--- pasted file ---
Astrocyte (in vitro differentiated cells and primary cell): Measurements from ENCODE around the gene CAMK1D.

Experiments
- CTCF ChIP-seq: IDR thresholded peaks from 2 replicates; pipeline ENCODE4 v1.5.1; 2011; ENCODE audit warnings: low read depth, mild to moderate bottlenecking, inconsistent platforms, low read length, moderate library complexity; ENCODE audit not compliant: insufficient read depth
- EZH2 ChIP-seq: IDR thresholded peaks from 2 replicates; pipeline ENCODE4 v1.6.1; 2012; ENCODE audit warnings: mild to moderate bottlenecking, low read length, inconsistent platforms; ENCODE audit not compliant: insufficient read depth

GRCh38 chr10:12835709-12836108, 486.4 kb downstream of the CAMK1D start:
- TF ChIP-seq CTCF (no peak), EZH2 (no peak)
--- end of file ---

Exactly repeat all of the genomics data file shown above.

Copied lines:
Astrocyte (in vitro differentiated cells and primary cell): Measurements from ENCODE around the gene CAMK1D.

Experiments
- CTCF ChIP-seq: IDR thresholded peaks from 2 replicates; pipeline ENCODE4 v1.5.1; 2011; ENCODE audit warnings: low read depth, mild to moderate bottlenecking, inconsistent platforms, low read length, moderate library complexity; ENCODE audit not compliant: insufficient read depth
- EZH2 ChIP-seq: IDR thresholded peaks from 2 replicates; pipeline ENCODE4 v1.6.1; 2012; ENCODE audit warnings: mild to moderate bottlenecking, low read length, inconsistent platforms; ENCODE audit not compliant: insufficient read depth

GRCh38 chr10:12835709-12836108, 486.4 kb downstream of the CAMK1D start:
- TF ChIP-seq CTCF (no peak), EZH2 (no peak)